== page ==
Alumni Howard Fields, Darryl Diggs convene The State of Black Educators Symposium at the Touhill

The State of Black Educators Symposium

More than 100 people fill the Terrace Lobby at the Blanche M. Touhill Performing Arts Center before last Friday’s The State of Black Educators Symposium. The event, which drew a crowd of more than 1,000, was organized by UMSL College of Education alumni Howard Fields and Darryl Diggs. (Photos by August Jennewein)

More than 1,000 people descended upon the Blanche M. Touhill Performing Arts Center at the University of Missouri–St. Louis last Friday evening for the inaugural State of Black Educators Symposium.

The event, which kicked off with a low-key gathering in the Terrace Lobby and moved to a formal program in the Anheuser-Busch Performance Hall, offered the chance for practitioners at different levels of the education system to network and discuss ways to improve the recruitment, development and support of black educators, particularly black men who account for only about 2 percent of the nation’s teachers.

Darryl Diggs, Howard Fields

At left, Darryl Diggs delivers opening remarks at last week’s The State of Black Educators Symposium. At right, Howard Fields plays basketball against two of his students in 2015 while serving in his former role as principal at Koch Elementary in the Riverview Gardens School District. Diggs, the assistant principal at Parkway South High School, and Fields, now the principal at Steger 6th Grade Center in Webster Groves, organized The State of Black Educators Symposium.

“I think that’s the first piece – for us to get together and have conversations not just with black educators, but allies, folks who are not black or consider themselves of color,” said Howard Fields, who created the event with fellow UMSL College of Education alumnus Darryl Diggs. “I think that’s half of it. The other half is action. Because if we meet every single year, we have to be able to move forward with some initiatives and some policy, some changes to help us increase the visibility of black educators and decrease the number of black educators who report trauma in their work or who want to leave the field.”

He wanted to use the event to begin creating proactive and collaborative strategies for addressing racism in schools, school districts and other organizations.

Fields, the principal of Steger 6th Grade Center in Webster Groves and owner of BSEd, MEd and PhDs from UMSL, met Diggs, the assistant principal at Parkway South High School, in October 2018 at Camp Lakewood near Potosi, Missouri. Fields was serving as a mentor at the Missouri Leadership and Development Systems Leadership Academy Outdoor Leadership Experience in which Diggs, a 2007 BSEd graduate, was a participant.

“We hit it off very well,” Fields said. “He was talking a lot about some of his experiences, and I had recently transitioned from a more urban school district to a suburban one – going from a principal in Riverview Gardens to a principal in Webster Groves. When he went through some of the difficulty that he was going through, it was really reminiscent of a lot of other black leaders, and black educators more specifically, that I had been fortunate enough to engage with. Looking at all of that, I knew needed a support group.”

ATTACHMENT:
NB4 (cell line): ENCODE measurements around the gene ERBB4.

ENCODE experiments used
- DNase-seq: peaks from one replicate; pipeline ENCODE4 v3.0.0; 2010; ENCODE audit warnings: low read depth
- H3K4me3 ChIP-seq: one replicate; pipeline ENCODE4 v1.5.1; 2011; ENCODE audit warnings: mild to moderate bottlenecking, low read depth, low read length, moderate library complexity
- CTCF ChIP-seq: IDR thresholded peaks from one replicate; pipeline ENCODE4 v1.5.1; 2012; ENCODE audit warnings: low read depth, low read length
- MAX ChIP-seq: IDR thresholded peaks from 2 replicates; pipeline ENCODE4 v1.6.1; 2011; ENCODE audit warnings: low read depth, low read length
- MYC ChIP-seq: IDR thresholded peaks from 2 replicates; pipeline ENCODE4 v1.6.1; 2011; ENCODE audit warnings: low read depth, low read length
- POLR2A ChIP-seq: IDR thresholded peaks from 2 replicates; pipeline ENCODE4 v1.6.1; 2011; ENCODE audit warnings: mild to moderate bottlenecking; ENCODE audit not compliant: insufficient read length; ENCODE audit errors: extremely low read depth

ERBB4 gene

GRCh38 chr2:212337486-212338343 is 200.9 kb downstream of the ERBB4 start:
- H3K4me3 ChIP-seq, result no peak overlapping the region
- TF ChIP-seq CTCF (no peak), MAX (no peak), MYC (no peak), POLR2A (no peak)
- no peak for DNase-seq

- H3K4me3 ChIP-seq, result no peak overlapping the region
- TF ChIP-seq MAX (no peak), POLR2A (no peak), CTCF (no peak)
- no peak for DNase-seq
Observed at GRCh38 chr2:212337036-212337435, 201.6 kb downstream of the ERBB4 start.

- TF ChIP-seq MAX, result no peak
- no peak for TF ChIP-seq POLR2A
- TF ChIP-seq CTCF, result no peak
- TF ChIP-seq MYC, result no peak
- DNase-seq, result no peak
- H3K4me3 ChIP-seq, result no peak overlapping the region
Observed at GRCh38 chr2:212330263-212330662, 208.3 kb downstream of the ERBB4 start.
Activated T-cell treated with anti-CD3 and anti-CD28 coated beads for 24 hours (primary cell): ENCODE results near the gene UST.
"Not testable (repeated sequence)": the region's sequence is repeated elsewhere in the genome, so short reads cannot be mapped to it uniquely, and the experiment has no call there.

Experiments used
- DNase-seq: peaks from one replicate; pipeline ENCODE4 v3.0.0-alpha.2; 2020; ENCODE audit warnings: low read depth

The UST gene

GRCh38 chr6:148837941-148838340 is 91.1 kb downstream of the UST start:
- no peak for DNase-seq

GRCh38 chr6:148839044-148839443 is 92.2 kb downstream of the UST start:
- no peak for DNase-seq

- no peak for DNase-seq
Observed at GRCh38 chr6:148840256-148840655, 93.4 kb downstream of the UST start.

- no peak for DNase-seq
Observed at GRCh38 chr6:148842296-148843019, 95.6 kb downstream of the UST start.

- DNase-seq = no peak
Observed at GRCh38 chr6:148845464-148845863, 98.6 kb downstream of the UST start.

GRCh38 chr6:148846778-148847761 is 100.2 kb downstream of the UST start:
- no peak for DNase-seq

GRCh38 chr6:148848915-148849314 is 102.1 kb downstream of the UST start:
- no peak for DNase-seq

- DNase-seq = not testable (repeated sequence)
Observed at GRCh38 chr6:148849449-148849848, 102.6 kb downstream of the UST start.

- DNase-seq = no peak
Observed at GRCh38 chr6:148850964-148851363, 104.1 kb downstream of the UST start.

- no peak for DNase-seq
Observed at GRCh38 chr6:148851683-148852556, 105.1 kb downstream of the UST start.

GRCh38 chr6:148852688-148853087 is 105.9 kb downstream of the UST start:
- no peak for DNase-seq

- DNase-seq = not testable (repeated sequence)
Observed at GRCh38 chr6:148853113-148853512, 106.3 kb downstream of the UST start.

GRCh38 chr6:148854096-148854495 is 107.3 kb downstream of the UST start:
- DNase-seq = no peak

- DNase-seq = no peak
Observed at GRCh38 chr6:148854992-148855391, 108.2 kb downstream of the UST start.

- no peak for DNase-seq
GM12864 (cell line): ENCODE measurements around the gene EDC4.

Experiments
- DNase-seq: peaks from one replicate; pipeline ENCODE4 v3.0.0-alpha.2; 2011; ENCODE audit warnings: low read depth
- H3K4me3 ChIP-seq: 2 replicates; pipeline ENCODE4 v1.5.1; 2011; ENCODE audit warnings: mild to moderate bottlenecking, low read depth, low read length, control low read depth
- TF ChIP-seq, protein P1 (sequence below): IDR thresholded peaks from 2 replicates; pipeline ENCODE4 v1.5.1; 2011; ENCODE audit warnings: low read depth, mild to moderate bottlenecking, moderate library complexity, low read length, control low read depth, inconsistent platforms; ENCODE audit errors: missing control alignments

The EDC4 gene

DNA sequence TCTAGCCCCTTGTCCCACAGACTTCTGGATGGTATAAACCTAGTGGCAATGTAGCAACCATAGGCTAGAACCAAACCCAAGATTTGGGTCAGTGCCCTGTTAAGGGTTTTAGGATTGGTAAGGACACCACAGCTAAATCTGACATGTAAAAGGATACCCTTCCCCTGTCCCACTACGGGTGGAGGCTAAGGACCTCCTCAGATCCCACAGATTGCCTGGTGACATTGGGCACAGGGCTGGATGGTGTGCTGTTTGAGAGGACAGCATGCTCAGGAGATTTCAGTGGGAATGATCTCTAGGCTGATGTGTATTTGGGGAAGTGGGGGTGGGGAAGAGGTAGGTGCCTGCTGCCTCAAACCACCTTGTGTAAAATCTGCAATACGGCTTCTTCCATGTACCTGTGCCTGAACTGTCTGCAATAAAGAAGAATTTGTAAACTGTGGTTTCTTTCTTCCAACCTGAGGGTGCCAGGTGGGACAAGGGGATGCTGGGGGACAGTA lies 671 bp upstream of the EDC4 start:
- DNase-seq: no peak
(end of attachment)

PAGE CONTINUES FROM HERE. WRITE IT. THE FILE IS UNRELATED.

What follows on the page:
Together, they founded Black Males in Education St. Louis. The organization held its first event – a happy hour – with more than two dozen people last May, but they soon began to think bigger.

By last October, they’d come up with the idea for the symposium and lined up Missouri Commissioner of Education Margie Vandeven as a featured speaker.

The response to the symposium was significant enough to send Fields and Diggs looking for bigger venues to hold the event, and UMSL – and specifically the Touhill – became a sentimental choice.

Art McCoy

Jennings School District Superintendent and UMSL alumnus Art McCoy stresses a point during his welcoming remarks at last week’s The State of Black Educators Symposium.

“We had a number of universities, a number of school districts as well as a number of organizations that were saying, ‘Yes, we want you to come here,’” Fields said. “But I thought about the Touhill, I thought about UMSL. My committee for my dissertation work was fantastic with Keith Miller, Lynn Beckwith Jr., Carl Hoagland and Matthew Davis. At the time, the dean was the interim, and every conversation I had with her, she was just always respectful.

“If there was an opportunity to bring an event of this caliber to any place, me being partial and biased, UMSL was the place.”

Two other UMSL graduates featured prominently in the program with Jennings Superintendent Art McCoy delivering the welcome and University City Superintendent Sharonica Hardin-Bartley among the featured speakers, along with St. Louis Public Schools Superintendent Kelvin Adams, Wentzville School District Superintendent Curtis Cain and Maplewood Richmond Heights School District Superintendent Karen Hall.

“This is a fantastic opportunity for educators across the region to come and hear about what really needs to happen in our classrooms,” Adams said in a testimonial shared on BMESTL’s website. “This is fantastic – 1,700 people coming to listen to other educators talk about the challenges of what needs to happen in our schools and our classrooms. This is over the top. There’s nothing like it. It’s the most fantastic Friday night that I’ve spent in the last year.”

Fields and Diggs have already started the planning for next year’s symposium and an associated two-day conference. They’ve scheduled both for February 4-5 at the Touhill.

Media Coverage
St. Louis Post-Dispatch
The Associated Press


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